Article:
The FBI has issued a warning on the dramatic increase of Business Email Compromise (BEC) scams, swindling over US$2.3 billion from companies worldwide, notably the US and Europe. The scams do not discriminate, with targets ranging from small businesses to large corporations. All the perpetrators need is the company executive’s email address (or someone close, like their personal assistant) and the ability to make a convincing fake email.Read More
Automated Teller Machines (ATM) are no longer just affected by the physical attempt of emptying the money safe. Now logical attacks on ATMs are slowly being recognized as an emerging threat by the security industry and law enforcement agencies. ATM malware had been detected by various researchers for a few years now and we have already seen incidents of their successful use. For this type of crime, malware, specifically targeting ATMs, is employed. The shift to the digital means of attack reveals a realization among criminal groups–that the use of malware is an easier and safer way to steal money and card information from ATMs. This tendency will only grow in the future and should make us mindful of the different pathways criminal groups have gained access to and have created for themselves.Read More
Attacks against home routers have been going around for years—from malware that rigs routers to DNS rebinding attacks and backdoors, among others. Just last year one of our researchers reported a Domain Name System (DNS) changer malware that redirected users to malicious pages when they visited specific websites. This enabled cyber crooks to get hold of the victims’ online credentials, such as passwords and PINs.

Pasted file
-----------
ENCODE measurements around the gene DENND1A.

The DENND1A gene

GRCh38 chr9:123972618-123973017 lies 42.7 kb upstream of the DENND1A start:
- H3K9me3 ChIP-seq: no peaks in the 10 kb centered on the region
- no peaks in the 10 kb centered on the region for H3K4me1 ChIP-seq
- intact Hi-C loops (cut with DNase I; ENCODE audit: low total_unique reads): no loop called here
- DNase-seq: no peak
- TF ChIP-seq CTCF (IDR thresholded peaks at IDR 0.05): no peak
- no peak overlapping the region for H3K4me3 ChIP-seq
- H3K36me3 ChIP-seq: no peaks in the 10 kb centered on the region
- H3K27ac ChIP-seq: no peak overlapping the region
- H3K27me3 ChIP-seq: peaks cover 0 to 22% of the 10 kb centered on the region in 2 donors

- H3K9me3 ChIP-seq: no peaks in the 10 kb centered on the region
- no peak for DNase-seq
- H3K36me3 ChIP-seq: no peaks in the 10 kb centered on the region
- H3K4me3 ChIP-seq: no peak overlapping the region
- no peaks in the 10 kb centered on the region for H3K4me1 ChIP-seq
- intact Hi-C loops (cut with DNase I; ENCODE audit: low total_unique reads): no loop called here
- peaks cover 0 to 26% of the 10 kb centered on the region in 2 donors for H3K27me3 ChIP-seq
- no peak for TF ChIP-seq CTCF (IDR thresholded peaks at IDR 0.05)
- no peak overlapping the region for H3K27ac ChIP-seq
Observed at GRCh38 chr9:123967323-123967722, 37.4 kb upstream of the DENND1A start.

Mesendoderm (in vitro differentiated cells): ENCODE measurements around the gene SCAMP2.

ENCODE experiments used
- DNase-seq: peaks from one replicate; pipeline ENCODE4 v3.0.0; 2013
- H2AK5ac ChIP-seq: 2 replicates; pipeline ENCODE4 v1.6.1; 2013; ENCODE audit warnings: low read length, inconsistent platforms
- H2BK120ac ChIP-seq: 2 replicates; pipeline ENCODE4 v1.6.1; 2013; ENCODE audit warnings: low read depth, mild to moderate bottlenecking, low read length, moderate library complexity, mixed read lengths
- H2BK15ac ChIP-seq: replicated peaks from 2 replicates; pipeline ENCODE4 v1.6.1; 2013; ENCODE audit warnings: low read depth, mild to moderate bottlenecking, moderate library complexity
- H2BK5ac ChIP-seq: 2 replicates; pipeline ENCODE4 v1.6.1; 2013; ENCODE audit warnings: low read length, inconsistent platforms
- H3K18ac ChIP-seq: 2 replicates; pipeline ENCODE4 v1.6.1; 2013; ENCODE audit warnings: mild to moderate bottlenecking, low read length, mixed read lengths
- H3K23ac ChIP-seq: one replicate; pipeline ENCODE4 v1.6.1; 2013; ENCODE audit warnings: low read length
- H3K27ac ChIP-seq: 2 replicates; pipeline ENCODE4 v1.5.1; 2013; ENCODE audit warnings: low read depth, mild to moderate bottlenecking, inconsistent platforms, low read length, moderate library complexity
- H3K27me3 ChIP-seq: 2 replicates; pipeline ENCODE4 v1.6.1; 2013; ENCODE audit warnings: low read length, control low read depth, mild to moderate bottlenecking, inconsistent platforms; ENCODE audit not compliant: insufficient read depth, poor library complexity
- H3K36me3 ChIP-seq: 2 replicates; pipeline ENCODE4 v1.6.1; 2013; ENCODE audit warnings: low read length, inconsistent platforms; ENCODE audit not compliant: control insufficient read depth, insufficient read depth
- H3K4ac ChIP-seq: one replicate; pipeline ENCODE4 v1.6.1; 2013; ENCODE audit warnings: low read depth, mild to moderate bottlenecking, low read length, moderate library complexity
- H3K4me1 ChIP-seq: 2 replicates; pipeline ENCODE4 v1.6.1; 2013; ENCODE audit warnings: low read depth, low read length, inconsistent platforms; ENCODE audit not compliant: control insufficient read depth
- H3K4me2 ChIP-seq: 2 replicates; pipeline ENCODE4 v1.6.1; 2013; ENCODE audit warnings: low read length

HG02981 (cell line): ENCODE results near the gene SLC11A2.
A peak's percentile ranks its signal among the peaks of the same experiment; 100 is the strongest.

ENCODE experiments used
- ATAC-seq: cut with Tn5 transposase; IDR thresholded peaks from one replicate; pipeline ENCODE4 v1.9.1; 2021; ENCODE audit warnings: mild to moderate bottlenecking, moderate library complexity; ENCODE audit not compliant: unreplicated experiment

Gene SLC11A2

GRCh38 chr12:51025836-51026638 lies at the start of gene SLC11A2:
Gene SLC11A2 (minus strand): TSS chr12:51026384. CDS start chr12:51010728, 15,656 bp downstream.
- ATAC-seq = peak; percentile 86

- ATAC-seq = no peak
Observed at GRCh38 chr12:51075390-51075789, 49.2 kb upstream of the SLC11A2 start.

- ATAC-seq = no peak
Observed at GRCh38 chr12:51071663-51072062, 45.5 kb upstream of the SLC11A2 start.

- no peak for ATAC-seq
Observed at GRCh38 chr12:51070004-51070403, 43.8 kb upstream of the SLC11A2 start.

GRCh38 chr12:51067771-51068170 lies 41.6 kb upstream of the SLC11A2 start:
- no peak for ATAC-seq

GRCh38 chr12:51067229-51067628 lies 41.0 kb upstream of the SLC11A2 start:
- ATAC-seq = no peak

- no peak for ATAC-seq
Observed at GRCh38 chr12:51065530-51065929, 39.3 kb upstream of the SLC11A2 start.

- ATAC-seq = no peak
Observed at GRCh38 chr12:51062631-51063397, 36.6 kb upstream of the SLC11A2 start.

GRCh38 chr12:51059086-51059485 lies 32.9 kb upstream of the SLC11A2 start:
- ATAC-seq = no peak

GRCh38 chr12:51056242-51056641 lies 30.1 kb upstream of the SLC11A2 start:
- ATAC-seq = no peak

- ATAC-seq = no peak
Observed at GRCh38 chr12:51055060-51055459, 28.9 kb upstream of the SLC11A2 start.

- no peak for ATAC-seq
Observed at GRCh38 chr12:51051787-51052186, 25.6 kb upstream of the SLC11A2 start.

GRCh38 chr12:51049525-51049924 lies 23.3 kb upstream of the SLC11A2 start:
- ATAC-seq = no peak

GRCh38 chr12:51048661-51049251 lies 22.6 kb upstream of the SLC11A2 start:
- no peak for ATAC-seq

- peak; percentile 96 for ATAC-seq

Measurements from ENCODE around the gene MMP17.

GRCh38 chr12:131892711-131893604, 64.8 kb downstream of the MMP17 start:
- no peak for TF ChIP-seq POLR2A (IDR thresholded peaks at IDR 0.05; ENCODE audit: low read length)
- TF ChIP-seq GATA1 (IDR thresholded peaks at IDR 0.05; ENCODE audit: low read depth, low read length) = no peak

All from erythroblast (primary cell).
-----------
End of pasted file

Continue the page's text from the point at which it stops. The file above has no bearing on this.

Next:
We have recently caught sight of a mobile ransomware distributed by fake adult websites. It not only locks the device screen and display a warning supposedly coming from law enforcement—a tactic reminiscent of the Police Trojan that plagued desktops before—it also activates the unit’s front facing camera to add to its scare tactic. However, while it has routines unique to mobile ransomware, it also has a particular set of weaknesses that stand out.Read More
Following their security advisory last April 5, 2016, Adobe has released an out of band patch today for the vulnerability CVE-2016-1019, which affects Adobe Flash Player. Trend Micro has observed active zero day attacks from the Magnitude Exploit Kit affecting users of Flash 220.127.116.116 and earlier. These attacks are not effective against users of Flash versions 18.104.22.168 and 22.214.171.124. This is because of a heap mitigation that Adobe introduced in version 126.96.36.199 and is also present in version 188.8.131.52. Users of these versions will only experience a crash in Adobe Flash when attacks attempt to exploit the vulnerability.Read More